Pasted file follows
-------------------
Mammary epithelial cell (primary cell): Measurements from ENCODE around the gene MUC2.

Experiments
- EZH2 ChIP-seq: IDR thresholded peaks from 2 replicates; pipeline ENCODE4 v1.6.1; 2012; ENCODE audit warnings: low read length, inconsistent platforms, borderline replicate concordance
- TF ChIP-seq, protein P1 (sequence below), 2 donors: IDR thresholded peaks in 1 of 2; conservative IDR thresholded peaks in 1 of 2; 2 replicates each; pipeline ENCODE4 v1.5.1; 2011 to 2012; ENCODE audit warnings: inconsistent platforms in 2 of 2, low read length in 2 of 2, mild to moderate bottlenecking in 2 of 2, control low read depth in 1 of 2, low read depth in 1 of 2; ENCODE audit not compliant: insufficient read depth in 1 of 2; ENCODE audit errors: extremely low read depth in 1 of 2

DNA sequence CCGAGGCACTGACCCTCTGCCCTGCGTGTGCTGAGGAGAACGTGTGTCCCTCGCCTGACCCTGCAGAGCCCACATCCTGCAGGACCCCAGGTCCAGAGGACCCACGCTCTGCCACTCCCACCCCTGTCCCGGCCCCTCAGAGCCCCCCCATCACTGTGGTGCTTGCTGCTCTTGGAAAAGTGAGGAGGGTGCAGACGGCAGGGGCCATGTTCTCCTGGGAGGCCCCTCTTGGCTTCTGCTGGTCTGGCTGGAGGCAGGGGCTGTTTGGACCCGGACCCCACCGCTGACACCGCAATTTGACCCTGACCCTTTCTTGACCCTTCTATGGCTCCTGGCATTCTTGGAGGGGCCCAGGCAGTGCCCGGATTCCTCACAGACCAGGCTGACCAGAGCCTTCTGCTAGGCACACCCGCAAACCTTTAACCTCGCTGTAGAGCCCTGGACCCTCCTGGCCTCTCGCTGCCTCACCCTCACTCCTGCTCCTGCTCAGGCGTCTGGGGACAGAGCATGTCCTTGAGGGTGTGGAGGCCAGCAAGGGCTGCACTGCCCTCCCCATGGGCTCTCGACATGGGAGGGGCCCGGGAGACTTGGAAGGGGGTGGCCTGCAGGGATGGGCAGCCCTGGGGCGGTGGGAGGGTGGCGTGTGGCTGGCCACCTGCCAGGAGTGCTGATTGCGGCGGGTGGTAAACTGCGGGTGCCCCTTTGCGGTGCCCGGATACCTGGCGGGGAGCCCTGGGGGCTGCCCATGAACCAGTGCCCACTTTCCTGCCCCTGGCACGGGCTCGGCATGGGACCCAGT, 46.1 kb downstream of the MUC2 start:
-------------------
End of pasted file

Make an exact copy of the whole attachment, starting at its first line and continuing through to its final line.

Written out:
Mammary epithelial cell (primary cell): Measurements from ENCODE around the gene MUC2.

Experiments
- EZH2 ChIP-seq: IDR thresholded peaks from 2 replicates; pipeline ENCODE4 v1.6.1; 2012; ENCODE audit warnings: low read length, inconsistent platforms, borderline replicate concordance
- TF ChIP-seq, protein P1 (sequence below), 2 donors: IDR thresholded peaks in 1 of 2; conservative IDR thresholded peaks in 1 of 2; 2 replicates each; pipeline ENCODE4 v1.5.1; 2011 to 2012; ENCODE audit warnings: inconsistent platforms in 2 of 2, low read length in 2 of 2, mild to moderate bottlenecking in 2 of 2, control low read depth in 1 of 2, low read depth in 1 of 2; ENCODE audit not compliant: insufficient read depth in 1 of 2; ENCODE audit errors: extremely low read depth in 1 of 2

DNA sequence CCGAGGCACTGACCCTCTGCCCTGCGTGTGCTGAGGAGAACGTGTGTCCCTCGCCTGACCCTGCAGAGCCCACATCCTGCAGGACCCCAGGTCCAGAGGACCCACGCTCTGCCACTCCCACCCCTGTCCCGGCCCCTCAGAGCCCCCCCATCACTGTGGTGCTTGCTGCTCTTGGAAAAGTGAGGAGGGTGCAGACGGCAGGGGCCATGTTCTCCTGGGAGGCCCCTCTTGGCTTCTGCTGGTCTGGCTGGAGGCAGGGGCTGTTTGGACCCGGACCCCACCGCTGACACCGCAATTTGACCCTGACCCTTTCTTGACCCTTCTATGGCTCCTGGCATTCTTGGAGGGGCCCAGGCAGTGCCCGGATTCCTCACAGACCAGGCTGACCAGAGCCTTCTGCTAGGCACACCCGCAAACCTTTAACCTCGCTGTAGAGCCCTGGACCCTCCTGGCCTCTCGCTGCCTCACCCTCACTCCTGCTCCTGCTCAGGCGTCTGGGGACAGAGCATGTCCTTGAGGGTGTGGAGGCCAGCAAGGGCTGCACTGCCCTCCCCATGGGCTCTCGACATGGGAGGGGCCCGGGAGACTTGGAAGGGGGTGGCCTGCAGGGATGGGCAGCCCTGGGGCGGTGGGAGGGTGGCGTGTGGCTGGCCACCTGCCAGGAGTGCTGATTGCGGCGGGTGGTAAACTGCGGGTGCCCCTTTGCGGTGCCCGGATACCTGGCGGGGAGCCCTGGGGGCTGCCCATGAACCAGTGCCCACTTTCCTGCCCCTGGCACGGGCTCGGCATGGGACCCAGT, 46.1 kb downstream of the MUC2 start: